Second, educate leaders and managers about the halo effect and other biases. The “horn effect,” for example, is the opposite of the halo effect and is described in the same Simply Psychology article as, “The tendency to make an overall unfavorable impression of a person, based on one negative trait.” There’s also “proximity bias,” described in this blog as, “the tendency to treat better those who work in your immediate vicinity.” The blog explains that proximity bias “can be a silent killer of employee engagement and productivity in hybrid and distributed workplaces.”

Teach your leaders and managers about the halo effect, horn effect, proximity bias, and other biases. Help them understand the harmful effects these have on the workforce. As they learn to beat biases such as the halo effect in the workplace, the leadership team will build shared language, experiences, and perspectives to support their important change.

A Halo Effect Example in the Workplace

Harvard Business Review shared a case study (summarized below) on how one organization worked to root out bias from performance reviews. It’s a great example of how the two-pronged approach to overcoming biases can dramatically improve outcomes.


About two years before the case study was written, a diversity and inclusion (D&I) leader at a midsize U.S. law firm noticed a troubling trend of race and gender bias surfacing in their performance evaluations. Leaders reached out to the Center of WorkLife Law to understand these trends and adopt a more data-driven approach for future reviews.

An assessment of the evaluations identified four basic patterns of racial and gender bias:

  • Prove-It Again: “Groups stereotyped as less competent – including women, people of color, individuals with disabilities, older employees, LGBT+, and professionals from blue-collar backgrounds – have to prove themselves over and over again. These groups tend to be judged on their performance – their mistakes are noticed more [frequently] and remembered longer – while the majority white men are judged on their potential.”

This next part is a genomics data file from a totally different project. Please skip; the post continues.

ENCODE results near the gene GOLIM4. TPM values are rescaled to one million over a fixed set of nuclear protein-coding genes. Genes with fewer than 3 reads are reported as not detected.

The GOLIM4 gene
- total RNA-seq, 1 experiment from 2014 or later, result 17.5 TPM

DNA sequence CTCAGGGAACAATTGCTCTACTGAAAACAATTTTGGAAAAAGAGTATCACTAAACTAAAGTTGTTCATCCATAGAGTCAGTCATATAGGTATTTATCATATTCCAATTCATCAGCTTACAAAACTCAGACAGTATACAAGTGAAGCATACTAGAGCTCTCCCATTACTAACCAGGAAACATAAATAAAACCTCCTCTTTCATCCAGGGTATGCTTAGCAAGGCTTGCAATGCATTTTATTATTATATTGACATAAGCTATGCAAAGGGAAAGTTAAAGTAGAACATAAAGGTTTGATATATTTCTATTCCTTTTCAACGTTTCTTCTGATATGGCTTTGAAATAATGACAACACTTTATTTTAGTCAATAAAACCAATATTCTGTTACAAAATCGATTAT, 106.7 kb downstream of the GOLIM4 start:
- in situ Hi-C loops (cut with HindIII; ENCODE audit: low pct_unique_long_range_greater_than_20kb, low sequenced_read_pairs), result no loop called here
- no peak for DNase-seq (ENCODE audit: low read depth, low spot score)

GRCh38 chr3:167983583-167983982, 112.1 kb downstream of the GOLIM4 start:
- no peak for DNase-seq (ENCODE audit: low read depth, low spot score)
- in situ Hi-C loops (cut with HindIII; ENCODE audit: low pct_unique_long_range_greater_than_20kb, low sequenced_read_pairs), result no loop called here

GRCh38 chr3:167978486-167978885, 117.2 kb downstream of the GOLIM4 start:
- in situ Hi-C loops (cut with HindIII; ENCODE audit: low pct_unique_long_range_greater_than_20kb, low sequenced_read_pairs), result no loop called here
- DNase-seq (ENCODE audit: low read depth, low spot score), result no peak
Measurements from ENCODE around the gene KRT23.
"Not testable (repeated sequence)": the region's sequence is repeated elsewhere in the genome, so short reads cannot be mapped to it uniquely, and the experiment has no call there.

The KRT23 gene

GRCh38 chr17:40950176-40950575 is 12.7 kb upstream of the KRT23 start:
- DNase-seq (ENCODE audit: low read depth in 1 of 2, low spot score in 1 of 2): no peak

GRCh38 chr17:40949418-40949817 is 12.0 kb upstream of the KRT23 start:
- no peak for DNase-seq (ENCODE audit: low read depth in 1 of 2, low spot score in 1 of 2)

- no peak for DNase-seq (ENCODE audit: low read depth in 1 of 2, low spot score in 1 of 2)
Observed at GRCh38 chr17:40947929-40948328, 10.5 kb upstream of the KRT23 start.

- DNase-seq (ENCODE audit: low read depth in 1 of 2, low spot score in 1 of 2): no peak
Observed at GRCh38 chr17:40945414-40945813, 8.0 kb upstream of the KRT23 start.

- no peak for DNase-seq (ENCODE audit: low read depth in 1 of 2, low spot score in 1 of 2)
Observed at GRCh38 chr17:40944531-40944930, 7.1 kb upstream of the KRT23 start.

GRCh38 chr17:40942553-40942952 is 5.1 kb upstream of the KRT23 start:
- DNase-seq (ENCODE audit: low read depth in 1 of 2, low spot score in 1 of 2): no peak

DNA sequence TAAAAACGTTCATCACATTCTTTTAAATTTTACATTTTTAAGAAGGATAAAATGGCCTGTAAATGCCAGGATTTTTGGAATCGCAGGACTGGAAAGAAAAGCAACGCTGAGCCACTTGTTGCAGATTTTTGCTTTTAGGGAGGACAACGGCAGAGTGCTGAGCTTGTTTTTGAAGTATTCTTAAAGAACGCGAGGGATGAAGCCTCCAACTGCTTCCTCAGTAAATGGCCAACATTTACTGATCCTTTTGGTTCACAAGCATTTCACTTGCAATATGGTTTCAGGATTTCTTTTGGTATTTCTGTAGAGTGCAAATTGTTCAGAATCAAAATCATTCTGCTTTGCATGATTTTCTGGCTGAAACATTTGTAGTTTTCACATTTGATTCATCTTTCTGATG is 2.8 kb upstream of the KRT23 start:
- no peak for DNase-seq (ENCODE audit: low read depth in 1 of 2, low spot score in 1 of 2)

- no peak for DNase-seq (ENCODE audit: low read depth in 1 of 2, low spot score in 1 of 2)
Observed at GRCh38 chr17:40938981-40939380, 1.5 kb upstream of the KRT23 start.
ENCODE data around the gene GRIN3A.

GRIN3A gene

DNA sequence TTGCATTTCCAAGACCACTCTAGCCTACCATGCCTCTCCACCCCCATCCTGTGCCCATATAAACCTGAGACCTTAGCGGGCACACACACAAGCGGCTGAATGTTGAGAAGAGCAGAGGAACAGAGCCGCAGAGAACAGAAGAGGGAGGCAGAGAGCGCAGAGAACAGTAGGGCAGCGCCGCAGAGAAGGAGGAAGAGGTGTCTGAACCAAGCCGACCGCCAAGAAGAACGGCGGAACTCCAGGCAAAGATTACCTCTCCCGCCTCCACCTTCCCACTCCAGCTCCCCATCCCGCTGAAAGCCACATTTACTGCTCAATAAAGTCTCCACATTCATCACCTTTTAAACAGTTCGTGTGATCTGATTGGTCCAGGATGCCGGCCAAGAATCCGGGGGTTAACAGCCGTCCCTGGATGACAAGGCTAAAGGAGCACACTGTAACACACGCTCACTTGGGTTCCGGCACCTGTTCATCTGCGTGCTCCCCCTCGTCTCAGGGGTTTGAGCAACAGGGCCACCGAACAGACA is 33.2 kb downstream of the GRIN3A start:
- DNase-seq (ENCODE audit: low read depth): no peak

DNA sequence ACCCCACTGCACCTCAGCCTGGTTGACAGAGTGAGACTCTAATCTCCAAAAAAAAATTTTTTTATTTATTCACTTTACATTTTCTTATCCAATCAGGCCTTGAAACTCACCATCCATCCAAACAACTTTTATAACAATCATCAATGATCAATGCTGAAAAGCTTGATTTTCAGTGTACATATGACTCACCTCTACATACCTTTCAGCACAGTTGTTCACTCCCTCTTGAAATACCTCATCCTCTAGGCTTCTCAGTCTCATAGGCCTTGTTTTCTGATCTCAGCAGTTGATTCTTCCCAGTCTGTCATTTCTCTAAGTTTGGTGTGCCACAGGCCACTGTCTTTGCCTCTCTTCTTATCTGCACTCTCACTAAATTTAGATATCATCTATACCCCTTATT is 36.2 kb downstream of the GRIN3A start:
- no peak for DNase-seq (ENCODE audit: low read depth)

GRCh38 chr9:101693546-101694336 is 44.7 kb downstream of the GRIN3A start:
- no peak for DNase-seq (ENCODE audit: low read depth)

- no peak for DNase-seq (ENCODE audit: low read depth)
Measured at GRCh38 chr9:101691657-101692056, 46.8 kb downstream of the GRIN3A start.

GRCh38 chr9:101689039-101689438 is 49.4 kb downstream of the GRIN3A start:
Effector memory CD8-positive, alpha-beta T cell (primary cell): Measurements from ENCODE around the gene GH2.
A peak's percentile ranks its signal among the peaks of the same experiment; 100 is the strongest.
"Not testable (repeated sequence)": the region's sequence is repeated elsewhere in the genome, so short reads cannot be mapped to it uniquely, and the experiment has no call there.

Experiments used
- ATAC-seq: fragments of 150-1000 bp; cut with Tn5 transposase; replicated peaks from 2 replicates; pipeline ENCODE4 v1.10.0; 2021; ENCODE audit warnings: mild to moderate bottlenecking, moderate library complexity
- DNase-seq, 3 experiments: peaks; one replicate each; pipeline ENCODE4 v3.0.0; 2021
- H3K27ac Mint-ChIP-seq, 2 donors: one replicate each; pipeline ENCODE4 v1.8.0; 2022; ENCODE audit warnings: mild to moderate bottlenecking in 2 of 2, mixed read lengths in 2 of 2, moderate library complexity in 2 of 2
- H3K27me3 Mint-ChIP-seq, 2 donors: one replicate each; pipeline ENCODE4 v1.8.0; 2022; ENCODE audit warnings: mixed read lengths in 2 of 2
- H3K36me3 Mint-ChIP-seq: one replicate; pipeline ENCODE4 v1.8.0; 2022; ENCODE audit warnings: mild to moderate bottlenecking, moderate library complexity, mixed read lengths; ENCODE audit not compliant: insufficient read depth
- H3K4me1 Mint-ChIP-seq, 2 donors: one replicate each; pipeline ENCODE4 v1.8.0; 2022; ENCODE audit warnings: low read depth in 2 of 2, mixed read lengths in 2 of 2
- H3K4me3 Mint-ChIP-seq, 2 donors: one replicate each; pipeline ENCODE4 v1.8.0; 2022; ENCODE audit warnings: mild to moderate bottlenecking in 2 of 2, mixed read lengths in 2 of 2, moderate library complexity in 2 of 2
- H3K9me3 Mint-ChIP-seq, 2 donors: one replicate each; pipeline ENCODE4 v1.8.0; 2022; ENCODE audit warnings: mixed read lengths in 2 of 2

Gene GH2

• The Tightrope: “A narrower range of workplace behavior is accepted from women and people of color.”
  • The Maternal Wall: “Assumptions [surface] that mothers are no longer committed to their work, that they probably shouldn’t be, and that they are less competent.”
  • Racial Stereotypes: Overt stereotypes such as “Asian Americans are good at technical tasks but lack leadership ability”, or more subtle stereotypes, such as the assumption that “people of color need to be more willing to sacrifice work-life balance than white men.”


Two changes were implemented:

  1. Changing the Tools: The team reworked the law firm’s performance evaluation form to break job categories down into competencies. They required performance ratings to be backed by at least three pieces of evidence.
  2. Education: A one-hour workshop was developed to teach everyone about the patterns of bias and how to use the new performance evaluation form.


Authors reported, “One year later, people of color and women got more constructive feedback, and the playing field was leveled for everyone: Whereas white men had longer, more complex evaluations in year one, in year two, both word count and language complexity were similar across all groups. While there was still room for improvement, the intervention showed that evidence-based metrics can help companies make steady progress and improve outcomes for everyone.”

For this law firm, and for many organizations, a competency-driven approach to performance management helped to minimize the negative impact of bias in the workplace. Combatting the halo effect and other biases with competencies can strengthen your recruitment, workforce development, and talent management efforts – so your employees, teams, and company are positioned to thrive.


Interested in introducing skills and competency tools and metrics to your organization? Download our Competency Management Toolkit to see how a competency-based approach to workforce management can overcome biases such as the halo effect in the workplace. Or contact us to find out how Avilar’s WebMentor Skills™ competency management system could help.